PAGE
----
WRITER: K.R. Lakhanpal*
The Sutlej-Yamuna link canal, or SYL as it is popularly known, is a proposed 214 km long channel to connect the two rivers. The canal is required to carry surplus Ravi-Beas waters that have been allocated to Haryana under various agreements.
The dispute regarding the sharing of river waters arose after Punjab was reorganised in 1966. Haryana demanded 4.8 MAF (million acre feet) share of water out of Punjab’s total 7.2 MAF share of water from the rivers, while Punjab claimed the entire quantity belonged to it. As no agreement could be reached, Haryana requested the Union government to intervene in the matter. In 1976, when the country was under an internal Emergency, an executive orderThe was issued by the Union government, which allocated 3.5 MAF of water to each of the two states and the remaining 0.2 MAF to Delhi.
Pursuing construction of the canal without first determining the total quantum of water that is available for distribution amongst various states, its current usage, and quantification of surplus water, if any, for allocation to Haryana through a process of fair and judicious adjudication under the relevant laws would only be tantamount to putting the cart before the horse.
The decision was met with opposition from various groups, including the All-India Sikh Students Federation, Damdami Taksal, Babbar Khalsa International and the Khalistan Liberation Force. In 1979, the Government of Punjab filed a suit in the Supreme Court challenging the 1976 executive order regarding sharing of waters between Punjab, Haryana and Rajasthan, and also vires of Section 78 of the Punjab Reorganisation Act, 1966.
Haryana also filed a civil suit in the Supreme Court seeking directions for construction of the SYL canal. In 1976 Haryana unilaterally submitted a project report for construction of SYL Canal to the Govt. of India, and also provided a sum of Rs. 1.0 crore to Punjab for the purpose. An agreement was reached on 31st December, 1981 between Punjab, Haryana and Rajasthan under which Punjab's share was increased to 4.22 MAF and that of Rajasthan to 8.6 MAF, while the share of Haryana from the revised availability of 17.17 MAF, remained the same. A provision for the construction of SYL Canal was also made. All states withdrew their suits following signing of the agreement and the construction of the canal was formally launched on the 8th April, 1982. In 1985, the Punjab Legislative Assembly repudiated the 1981 agreement. Following the Rajiv-Longowal accord, Eradi Tribunal was constituted on 2 April, 1986. On 30th January, 1987, the tribunal upheld the legality of agreements of 1955, 1976 and 1981 and also increased the shares of Punjab and Haryana, allocating them 5 and 3.83 MAF, respectively.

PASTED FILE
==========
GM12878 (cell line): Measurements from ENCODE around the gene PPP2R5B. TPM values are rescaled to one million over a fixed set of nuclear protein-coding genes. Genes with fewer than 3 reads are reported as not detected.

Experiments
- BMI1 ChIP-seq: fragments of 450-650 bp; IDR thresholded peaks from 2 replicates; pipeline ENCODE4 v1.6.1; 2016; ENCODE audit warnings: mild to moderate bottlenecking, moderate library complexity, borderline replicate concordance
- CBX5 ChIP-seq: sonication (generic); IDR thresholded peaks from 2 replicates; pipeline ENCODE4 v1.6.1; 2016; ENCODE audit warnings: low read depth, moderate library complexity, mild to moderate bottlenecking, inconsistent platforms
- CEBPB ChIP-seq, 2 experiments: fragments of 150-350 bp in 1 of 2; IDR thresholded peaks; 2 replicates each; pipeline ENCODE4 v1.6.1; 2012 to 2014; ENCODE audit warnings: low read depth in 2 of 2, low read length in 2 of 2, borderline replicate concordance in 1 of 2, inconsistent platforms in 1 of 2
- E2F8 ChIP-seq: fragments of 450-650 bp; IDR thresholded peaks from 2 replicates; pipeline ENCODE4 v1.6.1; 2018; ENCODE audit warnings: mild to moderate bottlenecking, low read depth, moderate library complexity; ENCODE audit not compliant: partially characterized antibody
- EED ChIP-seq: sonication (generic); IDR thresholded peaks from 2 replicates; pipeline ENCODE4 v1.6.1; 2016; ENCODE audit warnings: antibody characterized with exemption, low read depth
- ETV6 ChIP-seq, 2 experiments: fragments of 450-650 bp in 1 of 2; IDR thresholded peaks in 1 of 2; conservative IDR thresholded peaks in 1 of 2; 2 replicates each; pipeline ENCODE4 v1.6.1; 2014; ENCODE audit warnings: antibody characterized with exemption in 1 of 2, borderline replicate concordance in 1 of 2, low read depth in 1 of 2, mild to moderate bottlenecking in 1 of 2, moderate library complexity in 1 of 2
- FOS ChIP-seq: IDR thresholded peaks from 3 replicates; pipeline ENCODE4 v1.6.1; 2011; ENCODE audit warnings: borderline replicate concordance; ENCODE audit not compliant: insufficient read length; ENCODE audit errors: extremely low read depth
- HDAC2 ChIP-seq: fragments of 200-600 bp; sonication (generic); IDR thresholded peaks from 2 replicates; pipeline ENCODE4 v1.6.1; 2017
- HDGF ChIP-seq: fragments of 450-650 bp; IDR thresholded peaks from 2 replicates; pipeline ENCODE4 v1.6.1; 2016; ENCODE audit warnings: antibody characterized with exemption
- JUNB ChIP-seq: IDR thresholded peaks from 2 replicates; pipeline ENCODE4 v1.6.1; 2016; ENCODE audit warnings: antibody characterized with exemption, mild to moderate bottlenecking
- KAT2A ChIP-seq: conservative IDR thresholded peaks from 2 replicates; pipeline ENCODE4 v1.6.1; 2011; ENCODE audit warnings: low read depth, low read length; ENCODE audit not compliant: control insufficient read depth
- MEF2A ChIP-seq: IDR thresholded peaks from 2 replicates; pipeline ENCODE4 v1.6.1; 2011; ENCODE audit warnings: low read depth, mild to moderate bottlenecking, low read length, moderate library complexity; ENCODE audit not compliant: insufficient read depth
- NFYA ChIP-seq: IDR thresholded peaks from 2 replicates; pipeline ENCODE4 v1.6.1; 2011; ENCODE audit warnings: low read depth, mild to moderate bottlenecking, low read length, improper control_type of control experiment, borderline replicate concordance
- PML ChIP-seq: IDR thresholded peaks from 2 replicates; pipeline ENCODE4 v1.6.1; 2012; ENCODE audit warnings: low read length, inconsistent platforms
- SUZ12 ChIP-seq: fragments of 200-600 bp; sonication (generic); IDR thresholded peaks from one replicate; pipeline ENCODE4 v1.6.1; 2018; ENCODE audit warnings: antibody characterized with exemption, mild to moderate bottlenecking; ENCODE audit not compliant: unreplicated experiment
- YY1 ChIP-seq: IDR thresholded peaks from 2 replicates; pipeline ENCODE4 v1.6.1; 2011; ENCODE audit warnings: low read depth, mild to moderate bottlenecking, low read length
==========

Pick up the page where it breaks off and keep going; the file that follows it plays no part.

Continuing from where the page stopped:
The construction of the canal had to be abandoned in 1990 due to the gunning down of 30 labourers on the site of the canal in 1988 and the murder of a Chief Engineer and a Superintending Engineer in 1990 by the militants. Since then, the construction of the canal has been embroiled in disputes, in and outside of courts, between the warring states, culminating into the enactment of the Punjab Termination of Agreements Act, 2004, which abrogated all the previous river water agreements with the neighbouring non-riparian states, and the President of India making a reference to the Supreme Court of India under Article 143(1) of the Constitution of India, seeking its advisory opinion on the legality of the Punjab Termination of Agreements Act, 2004 and the honourable apex court, has returned the Presidential reference with its opinion. However, on 30-11-2016, the Honourable court directed status quo regarding land and property of SYL Canal. Haryana has now moved an application for execution of decree to construct SYL canal. The matter is now fixed for hearing before the apex court on the March 28.
The introduction to the dispute is necessitated to put the issue in perspective and to trace its chequered and bloody past. Pursuing construction of the canal without first determining the total quantum of water that is available for distribution amongst various states, its current usage, and quantification of surplus water, if any, for allocation to Haryana through a process of fair and judicious adjudication under the relevant laws would only be tantamount to putting the cart before the horse. It is also to examine the myth that construction of the canal is a win-win and cost-free venture for both the stakeholders. That it is quite to the contrary is evident from the following: